Broadening the field.
The Study: The problem, of course, is the safe and reliable targeting of at-risk regions coupled with the fact that local control after a large colon resection is typically quite good own its own. Authors at VCU ponder if radiation would be worth its while for the most locally-advanced of cases. Given it’s not technically a standard practice, they turned to SEER data for help. Among nearly 22K patients with non-metastatic pT4 colon cancer invading or adherent to adjacent organs, 1K (~5%) received adjuvant radiation. Overall, cancer-specific survival (CSS) at 5 years was 40%, discriminated best by nodal status: 61% if N0 versus 29% if N1. Now here’s where things get interesting. The primary endpoint of CSS was significantly improved among those receiving adjuvant radiation from 38 → 44%, despite a greater proportion of those receiving radiation having nodal positivity. Indeed, the CSS benefit with radiation held across nodal status: 61 → 71% for N0 and 28 → 34% for N1. Granted this has big potential for bias, adjusting for sex, age, nodal status, and grade demonstrated a 12% relative reduction in cancer death translating to a number needed to radiate of 14. This all may explain the significant overall survival advantage with adjuvant radiation from a median of 34 → 43 months.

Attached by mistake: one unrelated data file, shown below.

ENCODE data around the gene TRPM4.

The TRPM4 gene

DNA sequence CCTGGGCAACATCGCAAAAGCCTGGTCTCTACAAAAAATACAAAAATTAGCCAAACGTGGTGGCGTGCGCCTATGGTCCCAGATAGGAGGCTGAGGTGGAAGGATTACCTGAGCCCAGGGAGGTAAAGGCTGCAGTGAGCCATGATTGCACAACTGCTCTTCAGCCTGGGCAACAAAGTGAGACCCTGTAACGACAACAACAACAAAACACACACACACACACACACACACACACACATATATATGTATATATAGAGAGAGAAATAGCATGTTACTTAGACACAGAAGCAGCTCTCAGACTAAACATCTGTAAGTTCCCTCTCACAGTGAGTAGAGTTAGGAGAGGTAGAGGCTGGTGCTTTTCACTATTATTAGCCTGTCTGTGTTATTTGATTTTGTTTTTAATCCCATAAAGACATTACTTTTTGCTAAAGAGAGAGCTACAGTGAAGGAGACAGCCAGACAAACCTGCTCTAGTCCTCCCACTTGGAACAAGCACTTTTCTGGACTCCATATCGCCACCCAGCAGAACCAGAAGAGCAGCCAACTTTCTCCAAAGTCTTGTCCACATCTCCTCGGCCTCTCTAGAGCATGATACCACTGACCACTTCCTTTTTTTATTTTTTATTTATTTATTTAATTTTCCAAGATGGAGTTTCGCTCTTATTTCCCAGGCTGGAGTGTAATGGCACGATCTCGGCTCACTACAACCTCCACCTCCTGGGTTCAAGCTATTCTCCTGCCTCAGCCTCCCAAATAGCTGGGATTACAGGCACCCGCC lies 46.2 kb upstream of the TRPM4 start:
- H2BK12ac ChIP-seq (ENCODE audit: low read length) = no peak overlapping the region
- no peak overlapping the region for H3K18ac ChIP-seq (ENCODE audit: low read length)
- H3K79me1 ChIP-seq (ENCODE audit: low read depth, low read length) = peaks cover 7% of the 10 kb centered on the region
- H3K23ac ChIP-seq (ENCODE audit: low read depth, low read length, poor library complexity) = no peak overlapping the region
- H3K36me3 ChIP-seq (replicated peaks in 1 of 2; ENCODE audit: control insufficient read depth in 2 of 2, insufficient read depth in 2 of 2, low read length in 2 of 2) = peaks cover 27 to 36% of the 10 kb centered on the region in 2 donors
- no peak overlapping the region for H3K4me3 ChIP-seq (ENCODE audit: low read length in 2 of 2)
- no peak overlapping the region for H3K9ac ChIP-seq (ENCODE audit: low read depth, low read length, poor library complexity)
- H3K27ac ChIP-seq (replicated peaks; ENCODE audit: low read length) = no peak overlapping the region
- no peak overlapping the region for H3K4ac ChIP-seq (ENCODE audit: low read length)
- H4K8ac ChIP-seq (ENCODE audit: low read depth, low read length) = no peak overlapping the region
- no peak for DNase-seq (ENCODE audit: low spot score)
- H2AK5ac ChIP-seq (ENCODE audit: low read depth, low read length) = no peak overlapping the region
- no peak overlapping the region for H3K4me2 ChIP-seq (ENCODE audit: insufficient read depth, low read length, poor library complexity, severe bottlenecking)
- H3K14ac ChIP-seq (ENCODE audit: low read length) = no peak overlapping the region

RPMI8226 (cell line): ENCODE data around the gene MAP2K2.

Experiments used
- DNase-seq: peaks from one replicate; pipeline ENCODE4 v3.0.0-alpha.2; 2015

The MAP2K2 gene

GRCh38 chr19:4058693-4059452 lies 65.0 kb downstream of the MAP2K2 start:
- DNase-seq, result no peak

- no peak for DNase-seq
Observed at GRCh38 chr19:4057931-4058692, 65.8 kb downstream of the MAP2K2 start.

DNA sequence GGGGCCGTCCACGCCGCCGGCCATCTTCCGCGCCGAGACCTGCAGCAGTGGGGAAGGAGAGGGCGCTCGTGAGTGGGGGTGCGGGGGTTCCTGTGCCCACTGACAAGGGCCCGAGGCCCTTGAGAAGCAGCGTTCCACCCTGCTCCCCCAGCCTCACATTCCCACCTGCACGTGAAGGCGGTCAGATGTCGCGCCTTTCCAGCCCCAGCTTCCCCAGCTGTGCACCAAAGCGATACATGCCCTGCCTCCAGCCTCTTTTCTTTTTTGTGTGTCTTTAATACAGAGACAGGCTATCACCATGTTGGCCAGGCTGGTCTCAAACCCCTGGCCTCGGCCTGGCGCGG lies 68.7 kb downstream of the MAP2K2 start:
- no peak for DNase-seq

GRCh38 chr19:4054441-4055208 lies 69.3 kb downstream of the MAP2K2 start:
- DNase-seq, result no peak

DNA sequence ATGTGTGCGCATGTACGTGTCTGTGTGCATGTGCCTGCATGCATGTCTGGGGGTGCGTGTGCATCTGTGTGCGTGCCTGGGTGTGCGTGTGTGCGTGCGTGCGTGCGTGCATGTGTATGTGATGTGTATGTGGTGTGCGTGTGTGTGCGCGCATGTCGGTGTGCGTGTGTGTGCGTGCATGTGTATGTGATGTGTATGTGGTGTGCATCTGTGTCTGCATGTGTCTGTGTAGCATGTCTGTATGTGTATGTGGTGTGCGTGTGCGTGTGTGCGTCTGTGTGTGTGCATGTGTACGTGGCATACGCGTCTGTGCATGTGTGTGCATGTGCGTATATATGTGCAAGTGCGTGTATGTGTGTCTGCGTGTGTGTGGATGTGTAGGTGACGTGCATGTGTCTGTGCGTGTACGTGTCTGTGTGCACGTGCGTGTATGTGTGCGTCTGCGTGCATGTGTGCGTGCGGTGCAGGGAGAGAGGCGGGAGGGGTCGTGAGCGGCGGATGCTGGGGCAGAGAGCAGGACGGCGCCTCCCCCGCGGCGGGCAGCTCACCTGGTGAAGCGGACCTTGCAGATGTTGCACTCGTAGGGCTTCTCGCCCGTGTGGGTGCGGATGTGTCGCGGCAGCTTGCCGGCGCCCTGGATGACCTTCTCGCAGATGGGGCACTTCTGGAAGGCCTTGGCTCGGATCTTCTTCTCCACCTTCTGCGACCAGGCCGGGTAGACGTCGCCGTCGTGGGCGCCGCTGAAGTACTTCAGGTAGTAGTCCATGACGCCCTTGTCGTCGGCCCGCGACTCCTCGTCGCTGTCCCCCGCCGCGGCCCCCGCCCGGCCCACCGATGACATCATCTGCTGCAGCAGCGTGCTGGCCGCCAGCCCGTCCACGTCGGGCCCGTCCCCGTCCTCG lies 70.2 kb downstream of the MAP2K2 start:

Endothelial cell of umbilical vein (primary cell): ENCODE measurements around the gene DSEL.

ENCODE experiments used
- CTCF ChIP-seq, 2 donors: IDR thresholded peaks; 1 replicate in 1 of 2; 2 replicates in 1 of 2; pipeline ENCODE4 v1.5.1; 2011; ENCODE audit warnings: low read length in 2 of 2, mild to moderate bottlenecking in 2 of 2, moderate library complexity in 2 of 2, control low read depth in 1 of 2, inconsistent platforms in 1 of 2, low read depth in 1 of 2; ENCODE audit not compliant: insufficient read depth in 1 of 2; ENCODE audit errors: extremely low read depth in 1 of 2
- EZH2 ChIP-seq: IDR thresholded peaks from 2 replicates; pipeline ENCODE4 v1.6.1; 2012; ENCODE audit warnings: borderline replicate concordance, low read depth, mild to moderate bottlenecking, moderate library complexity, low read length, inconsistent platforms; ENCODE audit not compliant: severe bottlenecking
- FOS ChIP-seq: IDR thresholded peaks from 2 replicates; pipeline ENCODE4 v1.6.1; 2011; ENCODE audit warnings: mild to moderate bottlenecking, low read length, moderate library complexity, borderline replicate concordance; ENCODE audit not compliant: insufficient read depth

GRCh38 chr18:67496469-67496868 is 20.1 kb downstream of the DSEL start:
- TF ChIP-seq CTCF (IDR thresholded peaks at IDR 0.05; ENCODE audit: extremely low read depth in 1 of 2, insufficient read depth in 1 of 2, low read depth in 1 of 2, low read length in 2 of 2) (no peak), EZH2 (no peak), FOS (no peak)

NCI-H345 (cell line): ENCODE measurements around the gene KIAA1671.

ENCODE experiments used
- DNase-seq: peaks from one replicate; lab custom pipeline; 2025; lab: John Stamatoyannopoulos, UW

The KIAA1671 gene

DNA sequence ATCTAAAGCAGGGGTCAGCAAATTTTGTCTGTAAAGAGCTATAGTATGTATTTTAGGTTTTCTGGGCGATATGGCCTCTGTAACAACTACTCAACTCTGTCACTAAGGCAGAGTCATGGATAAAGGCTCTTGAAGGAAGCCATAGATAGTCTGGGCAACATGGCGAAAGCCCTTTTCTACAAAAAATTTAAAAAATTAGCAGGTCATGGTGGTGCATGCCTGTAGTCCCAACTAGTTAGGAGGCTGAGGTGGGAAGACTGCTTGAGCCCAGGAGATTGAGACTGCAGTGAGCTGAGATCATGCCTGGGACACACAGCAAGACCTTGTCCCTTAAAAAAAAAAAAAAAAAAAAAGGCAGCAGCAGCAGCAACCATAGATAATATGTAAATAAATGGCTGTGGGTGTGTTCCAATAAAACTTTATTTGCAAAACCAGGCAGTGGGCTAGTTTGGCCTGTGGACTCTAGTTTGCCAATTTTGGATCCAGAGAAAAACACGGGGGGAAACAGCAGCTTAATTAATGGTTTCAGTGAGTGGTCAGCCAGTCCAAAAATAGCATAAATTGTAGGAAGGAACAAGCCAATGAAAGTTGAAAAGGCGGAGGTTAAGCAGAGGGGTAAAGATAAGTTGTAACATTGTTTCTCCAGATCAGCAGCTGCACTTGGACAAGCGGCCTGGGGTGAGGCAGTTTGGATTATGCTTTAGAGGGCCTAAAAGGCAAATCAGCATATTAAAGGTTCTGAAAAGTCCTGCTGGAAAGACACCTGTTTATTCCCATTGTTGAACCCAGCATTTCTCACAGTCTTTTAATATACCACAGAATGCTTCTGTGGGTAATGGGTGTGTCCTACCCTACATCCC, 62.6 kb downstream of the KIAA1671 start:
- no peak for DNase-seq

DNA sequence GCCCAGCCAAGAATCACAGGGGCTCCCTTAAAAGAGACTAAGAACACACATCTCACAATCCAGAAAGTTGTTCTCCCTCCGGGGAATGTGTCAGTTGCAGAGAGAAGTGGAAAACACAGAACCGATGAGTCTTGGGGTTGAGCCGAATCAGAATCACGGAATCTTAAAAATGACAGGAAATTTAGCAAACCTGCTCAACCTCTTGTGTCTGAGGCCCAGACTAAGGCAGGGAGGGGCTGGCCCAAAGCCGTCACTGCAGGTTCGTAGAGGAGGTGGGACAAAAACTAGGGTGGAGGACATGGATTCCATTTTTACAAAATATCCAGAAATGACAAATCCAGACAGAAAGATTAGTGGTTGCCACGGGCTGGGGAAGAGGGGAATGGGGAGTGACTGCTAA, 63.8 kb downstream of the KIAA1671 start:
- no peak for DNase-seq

Bottom Line: Big data suggests treating 14 patients with adjuvant radiation for pT4 colon cancer saves one life, which is more than we can say for rectal cancer. | McLaughlin, Radiother Oncol 2019